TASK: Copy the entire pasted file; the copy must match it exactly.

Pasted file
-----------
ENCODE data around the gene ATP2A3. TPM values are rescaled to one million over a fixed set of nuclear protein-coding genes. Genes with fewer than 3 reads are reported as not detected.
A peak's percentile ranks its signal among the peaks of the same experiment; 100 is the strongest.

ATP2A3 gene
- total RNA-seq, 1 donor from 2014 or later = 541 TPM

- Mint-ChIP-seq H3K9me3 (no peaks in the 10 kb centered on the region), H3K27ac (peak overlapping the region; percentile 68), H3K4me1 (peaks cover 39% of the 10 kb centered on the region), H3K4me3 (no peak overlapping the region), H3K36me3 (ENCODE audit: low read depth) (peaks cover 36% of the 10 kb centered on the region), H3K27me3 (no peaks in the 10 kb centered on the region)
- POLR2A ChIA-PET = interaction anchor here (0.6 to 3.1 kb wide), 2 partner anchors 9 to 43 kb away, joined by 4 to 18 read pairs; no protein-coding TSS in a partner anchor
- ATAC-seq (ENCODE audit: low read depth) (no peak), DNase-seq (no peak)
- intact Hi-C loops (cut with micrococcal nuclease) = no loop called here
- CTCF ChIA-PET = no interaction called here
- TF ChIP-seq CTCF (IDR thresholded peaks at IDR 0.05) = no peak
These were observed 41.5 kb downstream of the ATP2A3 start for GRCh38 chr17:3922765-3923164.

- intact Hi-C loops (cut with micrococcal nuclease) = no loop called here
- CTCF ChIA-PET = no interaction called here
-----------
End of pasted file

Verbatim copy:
ENCODE data around the gene ATP2A3. TPM values are rescaled to one million over a fixed set of nuclear protein-coding genes. Genes with fewer than 3 reads are reported as not detected.
A peak's percentile ranks its signal among the peaks of the same experiment; 100 is the strongest.

ATP2A3 gene
- total RNA-seq, 1 donor from 2014 or later = 541 TPM

- Mint-ChIP-seq H3K9me3 (no peaks in the 10 kb centered on the region), H3K27ac (peak overlapping the region; percentile 68), H3K4me1 (peaks cover 39% of the 10 kb centered on the region), H3K4me3 (no peak overlapping the region), H3K36me3 (ENCODE audit: low read depth) (peaks cover 36% of the 10 kb centered on the region), H3K27me3 (no peaks in the 10 kb centered on the region)
- POLR2A ChIA-PET = interaction anchor here (0.6 to 3.1 kb wide), 2 partner anchors 9 to 43 kb away, joined by 4 to 18 read pairs; no protein-coding TSS in a partner anchor
- ATAC-seq (ENCODE audit: low read depth) (no peak), DNase-seq (no peak)
- intact Hi-C loops (cut with micrococcal nuclease) = no loop called here
- CTCF ChIA-PET = no interaction called here
- TF ChIP-seq CTCF (IDR thresholded peaks at IDR 0.05) = no peak
These were observed 41.5 kb downstream of the ATP2A3 start for GRCh38 chr17:3922765-3923164.

- intact Hi-C loops (cut with micrococcal nuclease) = no loop called here
- CTCF ChIA-PET = no interaction called here